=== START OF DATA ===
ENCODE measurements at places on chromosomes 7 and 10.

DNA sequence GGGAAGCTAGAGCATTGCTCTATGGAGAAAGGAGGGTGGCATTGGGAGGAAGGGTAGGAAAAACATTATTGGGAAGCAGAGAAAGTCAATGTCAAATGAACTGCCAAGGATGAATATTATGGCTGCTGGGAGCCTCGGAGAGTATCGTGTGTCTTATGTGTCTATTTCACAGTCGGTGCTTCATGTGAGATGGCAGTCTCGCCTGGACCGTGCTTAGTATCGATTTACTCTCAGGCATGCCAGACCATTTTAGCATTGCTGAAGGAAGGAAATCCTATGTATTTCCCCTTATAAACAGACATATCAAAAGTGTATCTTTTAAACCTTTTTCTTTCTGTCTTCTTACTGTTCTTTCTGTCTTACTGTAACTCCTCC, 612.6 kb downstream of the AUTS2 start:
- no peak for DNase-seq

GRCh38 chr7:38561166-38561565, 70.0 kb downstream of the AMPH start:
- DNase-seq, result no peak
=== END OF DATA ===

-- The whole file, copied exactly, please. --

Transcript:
ENCODE measurements at places on chromosomes 7 and 10.

DNA sequence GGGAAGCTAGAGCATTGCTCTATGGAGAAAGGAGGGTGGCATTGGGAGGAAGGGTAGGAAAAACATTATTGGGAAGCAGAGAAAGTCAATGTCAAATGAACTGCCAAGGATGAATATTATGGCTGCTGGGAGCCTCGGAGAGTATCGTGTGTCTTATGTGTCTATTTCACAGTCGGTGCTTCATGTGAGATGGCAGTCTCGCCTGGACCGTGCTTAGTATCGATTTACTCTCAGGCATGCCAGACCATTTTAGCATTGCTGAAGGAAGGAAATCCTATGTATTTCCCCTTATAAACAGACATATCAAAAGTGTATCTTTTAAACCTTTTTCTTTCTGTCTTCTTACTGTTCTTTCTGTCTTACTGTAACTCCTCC, 612.6 kb downstream of the AUTS2 start:
- no peak for DNase-seq

GRCh38 chr7:38561166-38561565, 70.0 kb downstream of the AMPH start:
- DNase-seq, result no peak